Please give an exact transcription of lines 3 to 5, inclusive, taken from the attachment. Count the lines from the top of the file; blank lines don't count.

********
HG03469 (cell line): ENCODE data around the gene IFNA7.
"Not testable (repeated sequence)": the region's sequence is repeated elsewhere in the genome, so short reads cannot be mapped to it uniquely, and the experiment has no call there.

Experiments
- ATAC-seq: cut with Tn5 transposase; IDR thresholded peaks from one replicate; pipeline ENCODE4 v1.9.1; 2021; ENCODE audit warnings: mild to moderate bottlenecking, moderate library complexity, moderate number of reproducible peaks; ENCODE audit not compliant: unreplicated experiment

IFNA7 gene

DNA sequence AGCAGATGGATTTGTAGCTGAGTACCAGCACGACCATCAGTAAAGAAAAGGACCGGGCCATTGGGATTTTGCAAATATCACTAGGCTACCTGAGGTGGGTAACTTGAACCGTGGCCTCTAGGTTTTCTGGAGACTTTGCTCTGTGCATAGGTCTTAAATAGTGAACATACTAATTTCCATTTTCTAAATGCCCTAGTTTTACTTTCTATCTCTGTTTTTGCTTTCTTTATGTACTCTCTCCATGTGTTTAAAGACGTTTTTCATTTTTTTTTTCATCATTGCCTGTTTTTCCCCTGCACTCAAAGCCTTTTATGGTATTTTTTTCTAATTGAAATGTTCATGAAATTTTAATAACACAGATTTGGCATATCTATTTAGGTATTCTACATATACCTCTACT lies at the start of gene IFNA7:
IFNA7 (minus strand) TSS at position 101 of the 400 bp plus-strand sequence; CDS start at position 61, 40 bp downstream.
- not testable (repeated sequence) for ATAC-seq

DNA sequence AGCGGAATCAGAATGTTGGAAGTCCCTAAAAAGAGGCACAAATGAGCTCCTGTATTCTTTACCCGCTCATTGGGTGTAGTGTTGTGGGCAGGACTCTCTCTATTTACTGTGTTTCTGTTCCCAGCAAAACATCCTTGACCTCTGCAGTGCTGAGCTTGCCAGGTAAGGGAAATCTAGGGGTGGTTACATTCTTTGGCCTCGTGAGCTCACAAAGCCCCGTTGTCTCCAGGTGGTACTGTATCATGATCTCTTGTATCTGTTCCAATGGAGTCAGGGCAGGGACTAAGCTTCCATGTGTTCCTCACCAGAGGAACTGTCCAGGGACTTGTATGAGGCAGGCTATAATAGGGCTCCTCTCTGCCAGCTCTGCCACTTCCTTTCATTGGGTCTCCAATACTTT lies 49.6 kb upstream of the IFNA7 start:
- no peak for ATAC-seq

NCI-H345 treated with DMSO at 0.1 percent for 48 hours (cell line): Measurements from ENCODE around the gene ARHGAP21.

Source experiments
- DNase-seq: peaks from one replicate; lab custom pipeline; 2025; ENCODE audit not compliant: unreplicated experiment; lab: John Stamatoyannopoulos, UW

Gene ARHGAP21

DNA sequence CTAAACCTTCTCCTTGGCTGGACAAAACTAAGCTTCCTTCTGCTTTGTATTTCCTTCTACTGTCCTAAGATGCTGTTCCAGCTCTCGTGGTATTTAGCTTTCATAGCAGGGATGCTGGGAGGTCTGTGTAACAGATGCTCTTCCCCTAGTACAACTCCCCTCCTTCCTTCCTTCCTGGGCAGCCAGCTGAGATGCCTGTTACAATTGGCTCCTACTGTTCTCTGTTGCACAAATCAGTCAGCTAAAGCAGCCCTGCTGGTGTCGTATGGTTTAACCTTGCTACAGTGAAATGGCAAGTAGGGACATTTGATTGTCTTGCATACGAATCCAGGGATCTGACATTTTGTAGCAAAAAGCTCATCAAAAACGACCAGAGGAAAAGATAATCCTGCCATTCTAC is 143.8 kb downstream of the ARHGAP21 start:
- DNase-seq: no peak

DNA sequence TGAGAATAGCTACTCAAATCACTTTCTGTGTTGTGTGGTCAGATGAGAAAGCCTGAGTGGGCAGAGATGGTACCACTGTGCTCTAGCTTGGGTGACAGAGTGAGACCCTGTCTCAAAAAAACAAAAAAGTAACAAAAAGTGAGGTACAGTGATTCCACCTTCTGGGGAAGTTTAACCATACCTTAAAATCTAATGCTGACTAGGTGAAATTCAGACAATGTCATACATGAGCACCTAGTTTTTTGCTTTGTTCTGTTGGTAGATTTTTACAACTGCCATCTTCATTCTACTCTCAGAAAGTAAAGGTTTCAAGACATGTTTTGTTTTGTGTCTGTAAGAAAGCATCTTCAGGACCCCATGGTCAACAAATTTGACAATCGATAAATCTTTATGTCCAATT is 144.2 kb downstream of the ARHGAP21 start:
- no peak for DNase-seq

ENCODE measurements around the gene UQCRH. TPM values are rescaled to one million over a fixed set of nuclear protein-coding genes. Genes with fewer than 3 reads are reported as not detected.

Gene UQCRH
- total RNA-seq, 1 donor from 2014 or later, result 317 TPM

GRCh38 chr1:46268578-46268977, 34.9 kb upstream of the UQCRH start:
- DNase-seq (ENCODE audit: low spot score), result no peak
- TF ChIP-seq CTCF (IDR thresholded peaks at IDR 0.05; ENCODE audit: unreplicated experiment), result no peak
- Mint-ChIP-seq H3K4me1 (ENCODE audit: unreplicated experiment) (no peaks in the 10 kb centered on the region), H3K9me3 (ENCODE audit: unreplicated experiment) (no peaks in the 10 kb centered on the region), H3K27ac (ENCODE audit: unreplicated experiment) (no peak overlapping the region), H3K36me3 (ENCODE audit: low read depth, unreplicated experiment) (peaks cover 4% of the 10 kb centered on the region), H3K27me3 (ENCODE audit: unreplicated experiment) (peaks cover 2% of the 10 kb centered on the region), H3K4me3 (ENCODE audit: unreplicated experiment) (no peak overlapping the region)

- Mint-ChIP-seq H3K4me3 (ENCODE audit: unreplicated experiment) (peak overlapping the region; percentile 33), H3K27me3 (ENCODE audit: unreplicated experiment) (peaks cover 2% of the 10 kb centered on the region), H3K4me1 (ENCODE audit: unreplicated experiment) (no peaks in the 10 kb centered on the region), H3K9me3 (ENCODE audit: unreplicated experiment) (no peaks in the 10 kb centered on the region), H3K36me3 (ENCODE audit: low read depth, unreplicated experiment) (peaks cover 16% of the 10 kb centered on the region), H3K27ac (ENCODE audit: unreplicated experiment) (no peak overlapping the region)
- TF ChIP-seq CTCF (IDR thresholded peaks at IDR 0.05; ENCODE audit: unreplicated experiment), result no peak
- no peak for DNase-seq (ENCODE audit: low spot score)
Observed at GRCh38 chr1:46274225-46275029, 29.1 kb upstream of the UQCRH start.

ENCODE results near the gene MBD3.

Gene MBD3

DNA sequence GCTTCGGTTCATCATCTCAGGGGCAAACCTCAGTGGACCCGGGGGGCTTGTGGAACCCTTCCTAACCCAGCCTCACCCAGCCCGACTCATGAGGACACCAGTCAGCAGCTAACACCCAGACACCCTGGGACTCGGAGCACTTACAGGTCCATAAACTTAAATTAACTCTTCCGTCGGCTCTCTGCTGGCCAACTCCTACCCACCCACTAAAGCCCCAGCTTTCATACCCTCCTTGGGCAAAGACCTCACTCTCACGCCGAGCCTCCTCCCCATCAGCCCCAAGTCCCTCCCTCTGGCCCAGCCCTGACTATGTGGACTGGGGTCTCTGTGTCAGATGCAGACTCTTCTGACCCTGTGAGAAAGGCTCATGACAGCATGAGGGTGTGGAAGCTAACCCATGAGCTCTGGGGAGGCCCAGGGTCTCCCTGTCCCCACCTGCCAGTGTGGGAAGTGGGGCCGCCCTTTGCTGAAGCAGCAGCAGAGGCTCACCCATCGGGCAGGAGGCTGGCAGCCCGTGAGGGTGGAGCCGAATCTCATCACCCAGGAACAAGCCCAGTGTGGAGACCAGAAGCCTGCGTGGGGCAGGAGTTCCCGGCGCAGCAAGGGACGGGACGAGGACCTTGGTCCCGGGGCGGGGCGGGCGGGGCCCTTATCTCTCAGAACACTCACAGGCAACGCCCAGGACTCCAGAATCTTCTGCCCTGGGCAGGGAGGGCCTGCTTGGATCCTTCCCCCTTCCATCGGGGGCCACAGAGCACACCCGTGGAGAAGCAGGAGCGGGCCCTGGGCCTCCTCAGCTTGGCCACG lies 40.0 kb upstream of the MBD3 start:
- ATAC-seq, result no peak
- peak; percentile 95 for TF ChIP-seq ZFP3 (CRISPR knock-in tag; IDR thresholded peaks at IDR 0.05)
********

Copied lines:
Experiments
- ATAC-seq: cut with Tn5 transposase; IDR thresholded peaks from one replicate; pipeline ENCODE4 v1.9.1; 2021; ENCODE audit warnings: mild to moderate bottlenecking, moderate library complexity, moderate number of reproducible peaks; ENCODE audit not compliant: unreplicated experiment

IFNA7 gene